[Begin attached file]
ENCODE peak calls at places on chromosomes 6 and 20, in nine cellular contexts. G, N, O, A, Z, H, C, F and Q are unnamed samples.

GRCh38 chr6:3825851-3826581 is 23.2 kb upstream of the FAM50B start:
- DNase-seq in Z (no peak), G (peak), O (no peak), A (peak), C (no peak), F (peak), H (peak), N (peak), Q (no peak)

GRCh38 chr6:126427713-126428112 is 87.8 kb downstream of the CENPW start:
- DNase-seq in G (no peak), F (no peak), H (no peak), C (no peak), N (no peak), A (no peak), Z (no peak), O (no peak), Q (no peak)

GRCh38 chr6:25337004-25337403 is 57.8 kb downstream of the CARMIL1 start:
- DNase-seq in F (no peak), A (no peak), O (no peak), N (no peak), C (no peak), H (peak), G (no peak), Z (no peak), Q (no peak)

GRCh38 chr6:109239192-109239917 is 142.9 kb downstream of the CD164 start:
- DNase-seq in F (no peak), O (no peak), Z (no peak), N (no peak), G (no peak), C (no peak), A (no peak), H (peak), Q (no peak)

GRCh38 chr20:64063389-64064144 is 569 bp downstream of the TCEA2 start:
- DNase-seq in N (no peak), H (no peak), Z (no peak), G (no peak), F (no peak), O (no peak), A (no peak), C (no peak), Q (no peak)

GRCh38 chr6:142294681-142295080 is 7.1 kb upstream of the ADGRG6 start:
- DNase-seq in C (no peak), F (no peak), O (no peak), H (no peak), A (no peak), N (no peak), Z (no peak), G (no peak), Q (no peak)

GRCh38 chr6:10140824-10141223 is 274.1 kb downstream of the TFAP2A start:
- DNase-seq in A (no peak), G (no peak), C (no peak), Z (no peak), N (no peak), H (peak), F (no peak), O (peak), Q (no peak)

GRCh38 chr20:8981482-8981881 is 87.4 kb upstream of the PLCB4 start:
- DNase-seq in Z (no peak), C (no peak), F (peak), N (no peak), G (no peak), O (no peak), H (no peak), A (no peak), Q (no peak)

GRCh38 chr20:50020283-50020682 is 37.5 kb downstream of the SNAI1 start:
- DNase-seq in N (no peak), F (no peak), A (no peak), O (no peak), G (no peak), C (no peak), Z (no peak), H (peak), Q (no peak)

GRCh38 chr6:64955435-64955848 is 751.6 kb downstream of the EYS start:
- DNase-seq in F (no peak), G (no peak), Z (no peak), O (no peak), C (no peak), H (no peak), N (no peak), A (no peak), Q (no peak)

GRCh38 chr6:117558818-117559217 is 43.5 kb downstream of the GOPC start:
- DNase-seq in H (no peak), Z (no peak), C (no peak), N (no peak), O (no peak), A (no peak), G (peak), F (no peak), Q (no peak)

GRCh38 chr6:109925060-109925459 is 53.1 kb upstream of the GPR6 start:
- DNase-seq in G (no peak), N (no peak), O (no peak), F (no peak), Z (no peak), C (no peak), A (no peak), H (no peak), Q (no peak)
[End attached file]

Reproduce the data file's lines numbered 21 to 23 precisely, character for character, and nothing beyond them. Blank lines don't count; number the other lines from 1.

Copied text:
- DNase-seq in F (no peak), G (no peak), Z (no peak), O (no peak), C (no peak), H (no peak), N (no peak), A (no peak), Q (no peak)

GRCh38 chr6:117558818-117559217 is 43.5 kb downstream of the GOPC start:
- DNase-seq in H (no peak), Z (no peak), C (no peak), N (no peak), O (no peak), A (no peak), G (peak), F (no peak), Q (no peak)